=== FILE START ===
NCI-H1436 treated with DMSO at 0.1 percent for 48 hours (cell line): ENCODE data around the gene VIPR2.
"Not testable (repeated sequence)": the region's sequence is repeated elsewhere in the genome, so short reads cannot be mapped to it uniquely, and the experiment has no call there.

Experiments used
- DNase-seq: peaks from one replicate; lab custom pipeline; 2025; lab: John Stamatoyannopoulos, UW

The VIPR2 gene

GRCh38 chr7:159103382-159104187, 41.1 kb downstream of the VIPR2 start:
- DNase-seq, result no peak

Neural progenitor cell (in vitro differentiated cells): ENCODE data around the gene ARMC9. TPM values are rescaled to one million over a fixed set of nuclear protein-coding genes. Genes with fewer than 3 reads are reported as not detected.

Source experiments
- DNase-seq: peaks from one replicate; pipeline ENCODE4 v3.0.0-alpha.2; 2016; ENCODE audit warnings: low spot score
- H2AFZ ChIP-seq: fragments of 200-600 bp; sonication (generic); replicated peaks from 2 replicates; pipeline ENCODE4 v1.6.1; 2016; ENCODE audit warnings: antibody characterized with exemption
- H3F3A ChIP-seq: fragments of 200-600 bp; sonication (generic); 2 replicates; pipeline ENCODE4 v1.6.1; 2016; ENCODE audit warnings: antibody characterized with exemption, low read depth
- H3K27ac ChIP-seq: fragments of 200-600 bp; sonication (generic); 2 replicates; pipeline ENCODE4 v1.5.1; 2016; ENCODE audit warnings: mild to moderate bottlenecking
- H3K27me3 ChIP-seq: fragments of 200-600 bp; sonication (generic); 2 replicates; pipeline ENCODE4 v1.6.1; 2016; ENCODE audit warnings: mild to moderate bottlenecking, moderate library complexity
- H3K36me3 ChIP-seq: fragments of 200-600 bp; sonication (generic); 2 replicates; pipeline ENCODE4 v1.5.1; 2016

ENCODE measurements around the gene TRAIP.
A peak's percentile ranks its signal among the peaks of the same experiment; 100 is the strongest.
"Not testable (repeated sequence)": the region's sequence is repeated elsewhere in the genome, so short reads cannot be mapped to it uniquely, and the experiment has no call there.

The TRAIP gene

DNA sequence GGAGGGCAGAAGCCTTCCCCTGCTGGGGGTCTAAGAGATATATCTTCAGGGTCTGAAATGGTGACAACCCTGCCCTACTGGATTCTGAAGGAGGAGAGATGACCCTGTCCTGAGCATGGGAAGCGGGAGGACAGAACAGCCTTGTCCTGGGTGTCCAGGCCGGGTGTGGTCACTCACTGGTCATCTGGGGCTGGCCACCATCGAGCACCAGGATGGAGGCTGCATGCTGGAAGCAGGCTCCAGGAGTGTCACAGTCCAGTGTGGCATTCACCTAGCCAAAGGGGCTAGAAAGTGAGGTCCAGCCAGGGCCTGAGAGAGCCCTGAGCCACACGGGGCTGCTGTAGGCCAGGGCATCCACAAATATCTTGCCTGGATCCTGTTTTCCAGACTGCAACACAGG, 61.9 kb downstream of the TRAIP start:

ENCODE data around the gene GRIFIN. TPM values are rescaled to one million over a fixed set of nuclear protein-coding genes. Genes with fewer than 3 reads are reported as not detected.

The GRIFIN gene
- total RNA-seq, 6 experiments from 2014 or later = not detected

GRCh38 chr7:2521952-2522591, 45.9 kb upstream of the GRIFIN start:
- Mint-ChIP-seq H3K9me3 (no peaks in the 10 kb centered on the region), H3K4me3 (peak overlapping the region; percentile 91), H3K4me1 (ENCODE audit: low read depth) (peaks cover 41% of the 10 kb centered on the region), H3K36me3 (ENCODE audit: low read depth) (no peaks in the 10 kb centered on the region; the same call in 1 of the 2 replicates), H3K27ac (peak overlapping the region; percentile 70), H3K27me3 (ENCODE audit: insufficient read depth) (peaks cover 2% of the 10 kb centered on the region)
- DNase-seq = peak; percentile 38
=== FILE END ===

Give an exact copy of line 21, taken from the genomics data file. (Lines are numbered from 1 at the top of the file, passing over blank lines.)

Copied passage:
ENCODE data around the gene GRIFIN. TPM values are rescaled to one million over a fixed set of nuclear protein-coding genes. Genes with fewer than 3 reads are reported as not detected.